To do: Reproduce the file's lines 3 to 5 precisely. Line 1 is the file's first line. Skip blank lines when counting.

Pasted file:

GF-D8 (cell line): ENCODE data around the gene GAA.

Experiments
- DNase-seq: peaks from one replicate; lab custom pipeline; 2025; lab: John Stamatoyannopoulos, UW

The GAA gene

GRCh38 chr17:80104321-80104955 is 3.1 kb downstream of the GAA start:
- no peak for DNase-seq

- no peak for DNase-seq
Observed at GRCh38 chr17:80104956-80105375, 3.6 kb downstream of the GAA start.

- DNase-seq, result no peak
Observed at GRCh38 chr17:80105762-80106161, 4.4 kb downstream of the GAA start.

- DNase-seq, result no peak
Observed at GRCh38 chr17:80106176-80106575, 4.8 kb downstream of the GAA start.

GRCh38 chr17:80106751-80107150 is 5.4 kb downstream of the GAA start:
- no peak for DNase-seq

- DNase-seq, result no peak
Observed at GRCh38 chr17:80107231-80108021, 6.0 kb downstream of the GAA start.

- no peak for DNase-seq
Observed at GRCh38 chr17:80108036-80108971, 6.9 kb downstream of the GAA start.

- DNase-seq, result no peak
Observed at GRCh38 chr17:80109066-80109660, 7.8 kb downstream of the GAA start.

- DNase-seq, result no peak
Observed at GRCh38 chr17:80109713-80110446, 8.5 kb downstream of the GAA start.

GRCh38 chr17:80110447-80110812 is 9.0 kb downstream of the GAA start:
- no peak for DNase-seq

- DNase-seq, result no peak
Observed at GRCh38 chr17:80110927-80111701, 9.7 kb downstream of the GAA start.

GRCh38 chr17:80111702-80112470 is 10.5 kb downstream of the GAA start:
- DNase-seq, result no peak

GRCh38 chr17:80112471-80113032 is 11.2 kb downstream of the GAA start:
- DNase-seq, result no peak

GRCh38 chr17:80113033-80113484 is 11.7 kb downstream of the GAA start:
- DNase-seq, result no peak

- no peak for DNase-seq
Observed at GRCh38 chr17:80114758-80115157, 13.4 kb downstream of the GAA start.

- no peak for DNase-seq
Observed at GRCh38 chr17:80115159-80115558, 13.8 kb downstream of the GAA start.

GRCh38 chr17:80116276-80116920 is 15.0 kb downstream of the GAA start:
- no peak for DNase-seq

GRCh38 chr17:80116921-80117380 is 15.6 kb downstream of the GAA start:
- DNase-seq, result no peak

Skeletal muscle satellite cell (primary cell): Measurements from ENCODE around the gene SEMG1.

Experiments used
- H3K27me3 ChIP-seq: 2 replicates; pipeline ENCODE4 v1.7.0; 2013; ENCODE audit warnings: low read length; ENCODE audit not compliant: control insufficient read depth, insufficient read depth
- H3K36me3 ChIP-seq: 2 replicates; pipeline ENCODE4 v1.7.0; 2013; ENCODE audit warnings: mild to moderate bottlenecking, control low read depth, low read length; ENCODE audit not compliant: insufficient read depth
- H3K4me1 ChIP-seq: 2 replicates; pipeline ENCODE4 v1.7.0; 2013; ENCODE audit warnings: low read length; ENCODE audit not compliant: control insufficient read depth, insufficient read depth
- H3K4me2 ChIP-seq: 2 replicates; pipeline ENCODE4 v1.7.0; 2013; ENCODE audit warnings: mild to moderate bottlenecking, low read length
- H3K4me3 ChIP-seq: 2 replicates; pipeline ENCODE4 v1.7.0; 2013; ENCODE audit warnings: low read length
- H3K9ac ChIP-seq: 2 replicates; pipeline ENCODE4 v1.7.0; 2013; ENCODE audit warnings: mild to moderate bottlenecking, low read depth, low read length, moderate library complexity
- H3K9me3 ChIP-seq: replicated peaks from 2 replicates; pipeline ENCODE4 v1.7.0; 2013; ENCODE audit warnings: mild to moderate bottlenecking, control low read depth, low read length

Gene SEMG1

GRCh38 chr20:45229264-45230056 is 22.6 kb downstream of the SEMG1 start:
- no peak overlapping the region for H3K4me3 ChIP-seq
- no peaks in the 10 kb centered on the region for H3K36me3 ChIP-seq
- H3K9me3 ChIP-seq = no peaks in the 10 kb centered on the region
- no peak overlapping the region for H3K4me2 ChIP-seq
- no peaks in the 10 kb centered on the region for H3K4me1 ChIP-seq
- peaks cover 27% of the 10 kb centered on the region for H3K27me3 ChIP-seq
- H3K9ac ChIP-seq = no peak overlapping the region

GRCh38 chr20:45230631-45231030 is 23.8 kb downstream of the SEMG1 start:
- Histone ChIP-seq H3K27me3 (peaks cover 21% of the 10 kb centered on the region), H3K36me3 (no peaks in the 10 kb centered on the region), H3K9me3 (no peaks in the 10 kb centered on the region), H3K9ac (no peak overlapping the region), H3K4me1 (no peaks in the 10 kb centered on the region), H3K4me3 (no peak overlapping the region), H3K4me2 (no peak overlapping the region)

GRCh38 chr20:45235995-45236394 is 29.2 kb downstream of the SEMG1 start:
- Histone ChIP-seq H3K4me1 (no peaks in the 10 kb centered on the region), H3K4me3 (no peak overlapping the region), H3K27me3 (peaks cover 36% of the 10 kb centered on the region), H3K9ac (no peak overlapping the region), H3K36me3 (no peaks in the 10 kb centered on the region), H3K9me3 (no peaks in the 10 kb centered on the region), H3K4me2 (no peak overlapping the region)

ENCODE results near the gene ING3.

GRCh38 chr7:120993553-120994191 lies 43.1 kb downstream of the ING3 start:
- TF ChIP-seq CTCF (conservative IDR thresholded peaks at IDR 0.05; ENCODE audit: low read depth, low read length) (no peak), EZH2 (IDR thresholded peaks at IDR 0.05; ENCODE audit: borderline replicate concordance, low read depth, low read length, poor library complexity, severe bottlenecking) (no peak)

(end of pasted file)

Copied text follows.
- DNase-seq: peaks from one replicate; lab custom pipeline; 2025; lab: John Stamatoyannopoulos, UW

The GAA gene

GRCh38 chr17:80104321-80104955 is 3.1 kb downstream of the GAA start: